Jorge Esparza-Mendoza will spend 17 months in a federal prison and will then be deported to his native country of Mexico.
But his case will go on much longer than that, as the question of whether undocumented immigrants are entitled to constitutional rights win111ds its way through a federal appeals court.
On Tuesday, before handing down the 17-month prison sentence, U.S. District Judge Paul Cassell warned Esparza-Mendoza never to return to the United States.
"You're going to get in a lot of trouble if you do," the judge said. "Just don't come back."
Cassell allowed Esparza-Mendoza's case to go forward earlier this year, despite his finding that Esparza-Mendoza was illegally detained and, thus, illegally identified as a person not welcome in the United States.
But because he is an undocumented immigrant, Cassell also ruled Esparza-Mendoza is not entitled to Fourth Amendment rights against unlawful searches and seizures.
Defense attorney Benjamin Hamilton said Tuesday he plans to appeal Cassell's decision to the 10th Circuit U.S. Court of Appeals. However, he admits any decision likely will come too late to help Esparza-Mendoza.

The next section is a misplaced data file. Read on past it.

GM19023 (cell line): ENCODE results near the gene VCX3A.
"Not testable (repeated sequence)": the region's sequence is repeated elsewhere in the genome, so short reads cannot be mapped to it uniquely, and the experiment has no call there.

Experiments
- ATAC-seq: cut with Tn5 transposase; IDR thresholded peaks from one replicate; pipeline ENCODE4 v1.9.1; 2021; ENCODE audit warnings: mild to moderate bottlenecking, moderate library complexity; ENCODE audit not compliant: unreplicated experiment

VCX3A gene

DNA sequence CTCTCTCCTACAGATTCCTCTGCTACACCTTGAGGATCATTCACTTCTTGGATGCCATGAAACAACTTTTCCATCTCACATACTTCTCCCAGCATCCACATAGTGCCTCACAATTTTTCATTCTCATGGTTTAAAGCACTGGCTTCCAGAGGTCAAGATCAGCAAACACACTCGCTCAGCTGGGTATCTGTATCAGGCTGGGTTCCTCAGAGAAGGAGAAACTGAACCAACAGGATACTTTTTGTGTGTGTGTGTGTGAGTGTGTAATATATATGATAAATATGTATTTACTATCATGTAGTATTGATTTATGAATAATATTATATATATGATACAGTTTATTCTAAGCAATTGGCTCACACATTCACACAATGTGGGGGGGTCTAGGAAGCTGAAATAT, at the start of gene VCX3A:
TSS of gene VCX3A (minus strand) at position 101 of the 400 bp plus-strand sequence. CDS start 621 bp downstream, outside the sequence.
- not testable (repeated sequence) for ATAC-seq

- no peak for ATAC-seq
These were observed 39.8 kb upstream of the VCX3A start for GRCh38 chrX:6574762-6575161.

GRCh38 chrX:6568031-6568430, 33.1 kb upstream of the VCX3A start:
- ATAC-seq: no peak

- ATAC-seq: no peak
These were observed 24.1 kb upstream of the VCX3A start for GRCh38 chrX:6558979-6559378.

Still, he said, it is necessary to pursue the challenge for what he believes will be a definitive ruling that all people, not just U.S. citizens, are subject to the constitutional rights set forward in the Fourth Amendment.
"The policy that the court has put in place is one that affects anybody of ethnicity," Hamilton said. "The appeal has to go forward."
Under Cassell's ruling, Hamilton said individual police officers would be left to make a determination of who is protected under the Fourth Amendment. The decision would be a subjective one, he said, and could be based on things such as appearance, accent and a person's mastery of the English language.
U.S. District Judge Ted Stewart is currently considering a similar case involving a man who has lived in the United States for more than 20 years but has never become a citizen. Mario Rubio-Cota has been deported three times and faces another ejection if Stewart determines the January traffic stop that led to his identification was legal.
Federal prosecutors have argued that even if the stop was illegal, Rubio-Cota isn't entitled to protection under the Fourth Amendment. Like Esparza-Mendoza, Rubio-Cota was not found to have committed a crime other than being in the country illegally.